This year as I plan for gardening season, I am taking on an additional challenge: attracting birds to help manage my insects and bring the sounds of spring to roost.

Here are a few simple tips for attracting birds.

First, plan a visit to a local nature area. Bunker Hills Activity Center is surrounded by many different habitats that provide great examples of bird happy sanctuaries. Wander around the area and take note of the multiple layers of plant growth. Your goal is to recreate, as best as possible, these different levels.

For example, the canopy of trees gives way to tall shrubs and grasses, blending into the medium perennials, finally giving way to the smaller plants and ground cover.

All these layers are intertwined. Birds make use of these different layers, building nests in the trees but foraging for nest material in the lower areas and hunting for seeds and insects through all levels. Think about nooks and crannies for birds to hide. A great plant to facilitate this is a vine, such as grapevine or clematis. In addition, planting a conifer will help birds weather strong winds and heavy rainfall.

The next step as you design a new space is to think about the nutrition you can provide birds throughout the different seasons. I recently planted a serviceberry tree and the number of birds that flocked to this tree was amazing. Serviceberry also comes in a bush variety that is just as pretty.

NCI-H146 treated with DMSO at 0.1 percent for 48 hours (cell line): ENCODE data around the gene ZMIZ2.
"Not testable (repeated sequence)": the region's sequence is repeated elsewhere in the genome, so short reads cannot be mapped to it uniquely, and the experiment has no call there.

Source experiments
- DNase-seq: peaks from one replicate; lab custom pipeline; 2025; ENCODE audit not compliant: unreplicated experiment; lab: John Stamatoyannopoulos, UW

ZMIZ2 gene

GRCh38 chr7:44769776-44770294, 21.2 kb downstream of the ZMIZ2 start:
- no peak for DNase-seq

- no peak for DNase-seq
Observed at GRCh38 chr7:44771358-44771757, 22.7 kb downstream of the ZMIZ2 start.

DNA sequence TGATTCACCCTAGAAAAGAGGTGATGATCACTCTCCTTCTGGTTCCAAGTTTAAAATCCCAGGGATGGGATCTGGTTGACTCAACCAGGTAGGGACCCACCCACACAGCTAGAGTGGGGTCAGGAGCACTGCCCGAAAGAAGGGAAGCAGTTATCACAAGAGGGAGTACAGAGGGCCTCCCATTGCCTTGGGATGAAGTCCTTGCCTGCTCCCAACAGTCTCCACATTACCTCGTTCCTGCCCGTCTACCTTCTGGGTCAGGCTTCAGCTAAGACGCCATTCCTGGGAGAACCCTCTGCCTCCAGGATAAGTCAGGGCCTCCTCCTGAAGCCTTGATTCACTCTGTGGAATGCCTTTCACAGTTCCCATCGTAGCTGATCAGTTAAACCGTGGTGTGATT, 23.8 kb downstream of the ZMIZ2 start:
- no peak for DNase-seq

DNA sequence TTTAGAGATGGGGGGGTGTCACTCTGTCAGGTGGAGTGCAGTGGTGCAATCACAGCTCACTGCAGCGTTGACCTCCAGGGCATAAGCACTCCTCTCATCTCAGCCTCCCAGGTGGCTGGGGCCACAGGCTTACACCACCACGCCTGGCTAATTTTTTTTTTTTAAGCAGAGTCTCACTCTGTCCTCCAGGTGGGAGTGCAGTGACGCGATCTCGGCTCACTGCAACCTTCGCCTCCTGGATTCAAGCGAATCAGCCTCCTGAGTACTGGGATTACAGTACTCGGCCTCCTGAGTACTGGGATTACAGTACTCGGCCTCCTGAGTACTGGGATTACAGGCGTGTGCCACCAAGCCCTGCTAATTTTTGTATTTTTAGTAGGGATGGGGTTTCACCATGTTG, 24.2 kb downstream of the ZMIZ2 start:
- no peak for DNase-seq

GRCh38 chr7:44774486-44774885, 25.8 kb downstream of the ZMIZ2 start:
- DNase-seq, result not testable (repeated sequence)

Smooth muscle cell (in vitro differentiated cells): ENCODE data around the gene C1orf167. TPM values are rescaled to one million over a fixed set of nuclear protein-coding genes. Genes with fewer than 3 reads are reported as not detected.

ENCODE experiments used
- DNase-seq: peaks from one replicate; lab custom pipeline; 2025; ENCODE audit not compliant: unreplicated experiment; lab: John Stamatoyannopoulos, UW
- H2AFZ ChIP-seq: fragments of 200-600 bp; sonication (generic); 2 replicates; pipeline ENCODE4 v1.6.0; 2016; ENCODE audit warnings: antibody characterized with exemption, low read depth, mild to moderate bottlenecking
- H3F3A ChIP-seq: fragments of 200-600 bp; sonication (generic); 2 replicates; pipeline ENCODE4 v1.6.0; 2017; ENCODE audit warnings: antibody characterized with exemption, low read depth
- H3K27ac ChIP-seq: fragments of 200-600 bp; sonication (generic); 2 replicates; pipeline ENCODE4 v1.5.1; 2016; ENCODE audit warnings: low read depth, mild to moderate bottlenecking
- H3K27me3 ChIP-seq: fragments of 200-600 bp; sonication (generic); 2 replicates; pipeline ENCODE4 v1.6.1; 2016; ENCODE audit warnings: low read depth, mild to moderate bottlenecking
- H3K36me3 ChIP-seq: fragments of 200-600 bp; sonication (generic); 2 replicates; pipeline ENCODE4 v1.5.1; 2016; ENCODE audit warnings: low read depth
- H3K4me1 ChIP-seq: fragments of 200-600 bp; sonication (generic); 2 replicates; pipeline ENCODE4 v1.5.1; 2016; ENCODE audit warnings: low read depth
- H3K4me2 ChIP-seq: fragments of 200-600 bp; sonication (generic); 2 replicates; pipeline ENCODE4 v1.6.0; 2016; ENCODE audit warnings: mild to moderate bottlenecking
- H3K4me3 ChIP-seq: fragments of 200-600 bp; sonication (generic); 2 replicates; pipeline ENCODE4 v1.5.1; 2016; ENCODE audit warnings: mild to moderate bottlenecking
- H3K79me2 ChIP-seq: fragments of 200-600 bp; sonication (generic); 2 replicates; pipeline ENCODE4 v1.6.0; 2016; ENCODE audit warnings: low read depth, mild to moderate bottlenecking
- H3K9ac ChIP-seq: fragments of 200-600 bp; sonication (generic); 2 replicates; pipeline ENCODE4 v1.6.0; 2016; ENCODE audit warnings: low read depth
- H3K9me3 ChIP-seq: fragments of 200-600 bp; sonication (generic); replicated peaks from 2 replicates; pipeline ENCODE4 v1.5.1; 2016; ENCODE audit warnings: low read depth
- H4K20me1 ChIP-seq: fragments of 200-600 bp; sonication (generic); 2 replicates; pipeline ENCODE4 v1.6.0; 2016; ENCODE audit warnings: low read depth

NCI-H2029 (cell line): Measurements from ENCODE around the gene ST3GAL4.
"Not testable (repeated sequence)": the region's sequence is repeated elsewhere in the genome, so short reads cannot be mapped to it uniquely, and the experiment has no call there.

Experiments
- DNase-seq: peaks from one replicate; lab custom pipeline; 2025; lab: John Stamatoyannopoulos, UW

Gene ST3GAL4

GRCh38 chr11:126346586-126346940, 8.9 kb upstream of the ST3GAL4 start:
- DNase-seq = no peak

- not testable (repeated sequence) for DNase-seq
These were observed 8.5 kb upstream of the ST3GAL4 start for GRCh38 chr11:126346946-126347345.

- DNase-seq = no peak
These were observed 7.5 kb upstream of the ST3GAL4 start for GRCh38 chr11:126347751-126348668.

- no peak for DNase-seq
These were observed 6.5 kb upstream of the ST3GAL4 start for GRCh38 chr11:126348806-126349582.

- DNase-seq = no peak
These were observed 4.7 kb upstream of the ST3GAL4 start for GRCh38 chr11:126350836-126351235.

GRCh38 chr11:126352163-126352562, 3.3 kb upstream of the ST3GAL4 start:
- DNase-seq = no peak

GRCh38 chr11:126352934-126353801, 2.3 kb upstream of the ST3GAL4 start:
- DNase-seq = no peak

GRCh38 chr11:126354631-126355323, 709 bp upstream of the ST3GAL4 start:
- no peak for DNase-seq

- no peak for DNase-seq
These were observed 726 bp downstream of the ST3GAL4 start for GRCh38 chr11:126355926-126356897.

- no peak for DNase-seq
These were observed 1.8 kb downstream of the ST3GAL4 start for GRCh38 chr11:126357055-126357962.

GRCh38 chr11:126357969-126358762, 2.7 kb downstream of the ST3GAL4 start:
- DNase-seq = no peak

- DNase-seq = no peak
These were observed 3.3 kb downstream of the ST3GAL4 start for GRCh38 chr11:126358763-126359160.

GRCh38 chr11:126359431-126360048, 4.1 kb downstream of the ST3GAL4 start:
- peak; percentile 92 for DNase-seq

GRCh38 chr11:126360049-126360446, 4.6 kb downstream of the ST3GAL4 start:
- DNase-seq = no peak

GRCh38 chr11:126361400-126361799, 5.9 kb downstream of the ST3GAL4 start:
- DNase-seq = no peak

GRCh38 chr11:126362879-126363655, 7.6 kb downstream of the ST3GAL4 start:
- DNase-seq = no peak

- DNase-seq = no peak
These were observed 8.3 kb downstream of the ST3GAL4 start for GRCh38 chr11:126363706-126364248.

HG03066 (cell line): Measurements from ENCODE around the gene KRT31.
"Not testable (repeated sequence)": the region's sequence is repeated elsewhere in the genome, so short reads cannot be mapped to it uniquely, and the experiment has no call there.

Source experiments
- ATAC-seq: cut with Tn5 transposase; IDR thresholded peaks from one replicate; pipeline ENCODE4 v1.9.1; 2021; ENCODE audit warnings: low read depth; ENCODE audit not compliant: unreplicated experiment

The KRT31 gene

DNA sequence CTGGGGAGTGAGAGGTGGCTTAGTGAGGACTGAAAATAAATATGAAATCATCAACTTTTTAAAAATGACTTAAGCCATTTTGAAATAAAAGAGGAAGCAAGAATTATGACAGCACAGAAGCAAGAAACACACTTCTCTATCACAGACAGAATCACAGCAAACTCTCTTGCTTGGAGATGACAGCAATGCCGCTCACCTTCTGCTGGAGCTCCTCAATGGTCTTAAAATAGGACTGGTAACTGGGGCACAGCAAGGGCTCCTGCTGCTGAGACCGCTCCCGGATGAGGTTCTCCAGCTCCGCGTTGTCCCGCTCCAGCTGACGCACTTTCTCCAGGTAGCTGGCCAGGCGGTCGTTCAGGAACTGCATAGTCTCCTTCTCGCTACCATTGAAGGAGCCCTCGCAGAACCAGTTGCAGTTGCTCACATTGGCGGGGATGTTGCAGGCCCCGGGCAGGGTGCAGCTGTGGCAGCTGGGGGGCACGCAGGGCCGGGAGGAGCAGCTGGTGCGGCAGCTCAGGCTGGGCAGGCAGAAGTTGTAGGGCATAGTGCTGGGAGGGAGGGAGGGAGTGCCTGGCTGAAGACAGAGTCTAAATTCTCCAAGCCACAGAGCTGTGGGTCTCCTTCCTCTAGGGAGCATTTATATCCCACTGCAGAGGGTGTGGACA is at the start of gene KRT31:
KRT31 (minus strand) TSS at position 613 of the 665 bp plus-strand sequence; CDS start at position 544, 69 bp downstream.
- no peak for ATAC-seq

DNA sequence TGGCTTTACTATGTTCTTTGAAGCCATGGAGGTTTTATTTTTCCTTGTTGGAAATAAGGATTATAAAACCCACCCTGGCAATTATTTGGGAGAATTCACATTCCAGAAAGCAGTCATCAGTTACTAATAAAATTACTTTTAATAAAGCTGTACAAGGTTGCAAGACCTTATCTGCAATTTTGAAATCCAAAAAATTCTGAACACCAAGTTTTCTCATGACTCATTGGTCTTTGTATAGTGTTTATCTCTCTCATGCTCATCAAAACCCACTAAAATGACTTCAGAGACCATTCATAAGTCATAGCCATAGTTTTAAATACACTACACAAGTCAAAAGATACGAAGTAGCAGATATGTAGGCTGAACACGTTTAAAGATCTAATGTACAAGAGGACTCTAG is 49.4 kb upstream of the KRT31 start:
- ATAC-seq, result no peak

Even in winter, plants such as conifers, bayberries or hawthorns can help supply food in freezing temperatures. I also have feeders and nest boxes scattered throughout to help provide a stable food source and shelter, as well as provide me opportunities to catch a sneak peek at the cardinals, finches or chickadees living nearby.

Another tip is to grow plants in clumps; not only do multiples of a certain plant please the eye and make your garden look more polished, but in several species of plants it can promote higher fruit yields.

The final recommendation after shelter and food is, of course, water! The sound of water attracts birds but also gives them the final element that makes your landscape the perfect place to roost. There are heated bird baths you can purchase to use during winter. Birds only need a few inches of water, and hummingbirds even less.

A word of caution however: as you create the perfect habitat, don’t be surprised if other animals find it just as tempting. The two most likely culprits are squirrels and mice that may covet the food and shelter you spent so much time designing. If that is the case, take heart and be mindful of the many traps and other deterrents that are available at garden centers.

Kari Martin is an Anoka County Master Gardener.

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